I’m not a very organized person. I can organize other things – syllabi, dance events, travel itineraries, etc, but when it comes to my own personal living space and daily schedule, I’m not great at keeping track of things in a neat and tidy way. I’ve long ago given up on keeping a calendar of any kind. I always just let them go to waste, missing days, weeks, and even months. I’d write things down where I could, and keep my notes in haphazard lists.
It’s not that I haven’t tried to be organized; I’ve made several efforts to keep neat and coherently devoted notebooks, I’ve tried every manner of day planner, and sketched out innumerable daily routines. The trouble is, I think, that day planners are too intimidating. I always forget to write things down, and then I feel awful looking at my empty planner with its wasted pages. I can’t use that paper for another day, because it’s dated, obviously, and then it feels weird to start in the middle of the planner (or calendar) because then the whole thing just sits there, reminding me that I’m not organized.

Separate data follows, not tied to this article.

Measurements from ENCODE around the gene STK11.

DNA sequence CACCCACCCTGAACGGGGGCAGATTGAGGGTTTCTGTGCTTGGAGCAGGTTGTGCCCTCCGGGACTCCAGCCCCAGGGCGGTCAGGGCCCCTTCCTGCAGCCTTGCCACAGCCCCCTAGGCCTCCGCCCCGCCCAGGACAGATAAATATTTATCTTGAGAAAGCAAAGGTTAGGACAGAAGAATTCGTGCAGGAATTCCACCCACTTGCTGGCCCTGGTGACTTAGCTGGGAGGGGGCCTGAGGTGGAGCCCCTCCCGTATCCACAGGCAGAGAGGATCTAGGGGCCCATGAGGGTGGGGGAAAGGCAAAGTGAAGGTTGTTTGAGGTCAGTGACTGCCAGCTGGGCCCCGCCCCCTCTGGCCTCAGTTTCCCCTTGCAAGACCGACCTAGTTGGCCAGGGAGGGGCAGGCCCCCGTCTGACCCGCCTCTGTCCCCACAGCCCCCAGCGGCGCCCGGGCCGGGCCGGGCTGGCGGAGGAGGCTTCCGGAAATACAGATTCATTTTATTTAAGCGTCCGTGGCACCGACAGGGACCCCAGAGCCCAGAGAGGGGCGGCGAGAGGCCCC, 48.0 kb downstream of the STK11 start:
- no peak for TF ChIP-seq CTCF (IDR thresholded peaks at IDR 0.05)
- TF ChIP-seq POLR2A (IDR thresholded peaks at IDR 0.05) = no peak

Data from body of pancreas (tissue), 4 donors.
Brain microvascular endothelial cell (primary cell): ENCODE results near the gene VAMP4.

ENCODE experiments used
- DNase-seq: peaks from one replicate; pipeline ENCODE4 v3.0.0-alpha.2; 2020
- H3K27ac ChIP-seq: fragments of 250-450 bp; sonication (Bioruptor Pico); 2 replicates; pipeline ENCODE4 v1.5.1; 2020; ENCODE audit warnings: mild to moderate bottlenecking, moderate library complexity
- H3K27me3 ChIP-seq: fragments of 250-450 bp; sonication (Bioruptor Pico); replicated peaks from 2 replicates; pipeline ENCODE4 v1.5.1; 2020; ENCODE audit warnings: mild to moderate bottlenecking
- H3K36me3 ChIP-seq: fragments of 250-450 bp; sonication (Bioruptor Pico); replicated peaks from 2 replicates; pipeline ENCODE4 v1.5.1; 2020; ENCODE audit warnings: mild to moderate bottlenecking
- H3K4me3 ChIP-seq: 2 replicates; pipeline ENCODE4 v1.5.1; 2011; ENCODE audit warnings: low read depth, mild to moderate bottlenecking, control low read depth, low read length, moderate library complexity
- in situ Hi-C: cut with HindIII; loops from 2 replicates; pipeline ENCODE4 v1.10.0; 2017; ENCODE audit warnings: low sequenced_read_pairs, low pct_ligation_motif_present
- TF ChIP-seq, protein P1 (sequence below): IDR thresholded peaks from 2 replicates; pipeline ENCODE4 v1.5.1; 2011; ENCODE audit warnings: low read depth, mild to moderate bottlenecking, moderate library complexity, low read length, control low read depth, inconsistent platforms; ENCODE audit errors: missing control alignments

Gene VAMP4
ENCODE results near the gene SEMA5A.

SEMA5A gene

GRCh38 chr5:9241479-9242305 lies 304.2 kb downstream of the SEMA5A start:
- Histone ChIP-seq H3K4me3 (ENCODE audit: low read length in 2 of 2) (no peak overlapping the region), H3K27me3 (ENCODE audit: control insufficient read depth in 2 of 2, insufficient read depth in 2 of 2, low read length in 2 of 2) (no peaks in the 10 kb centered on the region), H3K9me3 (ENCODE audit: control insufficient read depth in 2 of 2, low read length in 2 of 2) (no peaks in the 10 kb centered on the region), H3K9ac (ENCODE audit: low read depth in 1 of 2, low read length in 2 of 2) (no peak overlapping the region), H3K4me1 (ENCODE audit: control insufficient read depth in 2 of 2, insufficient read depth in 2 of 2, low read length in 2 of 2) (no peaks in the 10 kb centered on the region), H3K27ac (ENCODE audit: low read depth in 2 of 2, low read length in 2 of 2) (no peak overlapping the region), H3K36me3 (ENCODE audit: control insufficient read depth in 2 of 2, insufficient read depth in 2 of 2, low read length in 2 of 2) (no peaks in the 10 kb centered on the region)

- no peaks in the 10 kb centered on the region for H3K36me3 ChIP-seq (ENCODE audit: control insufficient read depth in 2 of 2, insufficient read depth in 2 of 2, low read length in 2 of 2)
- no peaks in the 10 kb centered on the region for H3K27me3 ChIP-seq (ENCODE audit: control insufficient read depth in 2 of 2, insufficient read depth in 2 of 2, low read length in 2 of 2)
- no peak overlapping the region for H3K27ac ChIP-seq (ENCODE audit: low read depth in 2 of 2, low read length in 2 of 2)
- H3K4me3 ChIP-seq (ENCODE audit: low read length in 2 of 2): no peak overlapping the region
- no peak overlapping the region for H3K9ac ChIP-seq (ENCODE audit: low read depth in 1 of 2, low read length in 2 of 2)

I’d just about given up entirely when I discovered bullet journaling. I discovered this system in an article on Lifehacker by Alan Henry, linked in a comment on David Russell Mosley’s excellent post on handwriting research notes.
It’s utterly fantastic, especially for those of us who are naturally a bit scattered. Developed by Ryder Carroll, bullet journaling is a way to make your own day planner in such a way that requires no special notebook, and if you miss a day, you don’t lose any paper. The website explains the details wonderfully, but basically it just boils down to keeping dated to-do lists and gives you a clean way to organize them without binding you to a rigid structure. There is room for interruptions, no wasted paper if you miss a day, and a plan for keeping track of unfinished tasks, future events, goals, grocery lists, ideas, and more. It’s organized and flexible, all at the same time.
I highly recommend it to anyone who finds keeping a calendar difficult, but needs something a little more structured than random scrawls.